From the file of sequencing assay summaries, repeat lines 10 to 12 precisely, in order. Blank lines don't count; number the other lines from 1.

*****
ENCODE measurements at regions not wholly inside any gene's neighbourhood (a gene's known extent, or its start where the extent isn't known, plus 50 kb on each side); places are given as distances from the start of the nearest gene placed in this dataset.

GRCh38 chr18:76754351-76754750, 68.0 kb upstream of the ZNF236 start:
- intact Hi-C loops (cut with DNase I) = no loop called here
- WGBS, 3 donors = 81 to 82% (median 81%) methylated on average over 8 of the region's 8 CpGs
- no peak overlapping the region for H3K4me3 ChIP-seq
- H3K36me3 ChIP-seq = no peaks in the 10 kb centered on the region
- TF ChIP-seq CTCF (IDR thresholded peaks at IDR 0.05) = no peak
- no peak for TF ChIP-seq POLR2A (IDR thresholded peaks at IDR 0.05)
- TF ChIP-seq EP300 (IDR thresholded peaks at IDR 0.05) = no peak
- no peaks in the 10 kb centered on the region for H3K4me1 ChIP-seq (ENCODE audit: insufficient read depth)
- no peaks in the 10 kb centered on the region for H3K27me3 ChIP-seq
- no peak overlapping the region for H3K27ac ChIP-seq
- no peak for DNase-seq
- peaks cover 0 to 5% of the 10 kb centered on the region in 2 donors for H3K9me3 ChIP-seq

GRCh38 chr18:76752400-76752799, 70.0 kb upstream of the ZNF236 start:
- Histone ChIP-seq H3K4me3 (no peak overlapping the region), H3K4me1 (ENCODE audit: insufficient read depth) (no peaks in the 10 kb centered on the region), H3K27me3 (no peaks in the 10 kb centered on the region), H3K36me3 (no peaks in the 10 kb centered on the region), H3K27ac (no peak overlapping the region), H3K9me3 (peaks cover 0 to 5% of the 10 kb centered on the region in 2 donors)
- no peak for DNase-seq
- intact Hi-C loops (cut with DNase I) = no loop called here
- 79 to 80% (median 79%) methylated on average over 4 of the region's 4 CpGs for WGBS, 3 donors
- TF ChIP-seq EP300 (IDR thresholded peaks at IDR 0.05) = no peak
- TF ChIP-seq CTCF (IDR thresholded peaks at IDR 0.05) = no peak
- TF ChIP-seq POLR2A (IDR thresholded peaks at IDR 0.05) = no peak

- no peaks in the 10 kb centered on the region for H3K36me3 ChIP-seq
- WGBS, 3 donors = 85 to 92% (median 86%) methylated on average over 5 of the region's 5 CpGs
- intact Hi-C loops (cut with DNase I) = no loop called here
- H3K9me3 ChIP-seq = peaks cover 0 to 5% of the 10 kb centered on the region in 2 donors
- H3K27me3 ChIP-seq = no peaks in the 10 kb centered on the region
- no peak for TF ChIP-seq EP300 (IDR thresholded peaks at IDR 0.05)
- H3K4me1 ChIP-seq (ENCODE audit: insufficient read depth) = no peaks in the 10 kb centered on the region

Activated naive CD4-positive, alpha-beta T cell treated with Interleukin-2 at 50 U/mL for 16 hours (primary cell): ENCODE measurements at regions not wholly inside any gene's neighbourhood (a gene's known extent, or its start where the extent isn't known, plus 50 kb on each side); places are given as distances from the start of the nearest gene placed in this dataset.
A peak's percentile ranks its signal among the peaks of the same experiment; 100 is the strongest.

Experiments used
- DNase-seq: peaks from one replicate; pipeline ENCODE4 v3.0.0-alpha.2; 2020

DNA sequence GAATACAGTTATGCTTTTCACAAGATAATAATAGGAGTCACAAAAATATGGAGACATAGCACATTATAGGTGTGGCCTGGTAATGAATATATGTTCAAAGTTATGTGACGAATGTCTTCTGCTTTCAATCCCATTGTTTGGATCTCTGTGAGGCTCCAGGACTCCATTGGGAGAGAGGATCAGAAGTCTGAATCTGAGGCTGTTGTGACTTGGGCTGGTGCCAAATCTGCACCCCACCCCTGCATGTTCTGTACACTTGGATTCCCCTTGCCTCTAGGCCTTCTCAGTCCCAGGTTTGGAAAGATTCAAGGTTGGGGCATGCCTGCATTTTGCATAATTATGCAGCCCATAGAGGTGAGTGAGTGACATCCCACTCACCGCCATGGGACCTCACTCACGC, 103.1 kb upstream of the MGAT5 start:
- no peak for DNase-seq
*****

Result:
- no peaks in the 10 kb centered on the region for H3K4me1 ChIP-seq (ENCODE audit: insufficient read depth)
- no peaks in the 10 kb centered on the region for H3K27me3 ChIP-seq
- no peak overlapping the region for H3K27ac ChIP-seq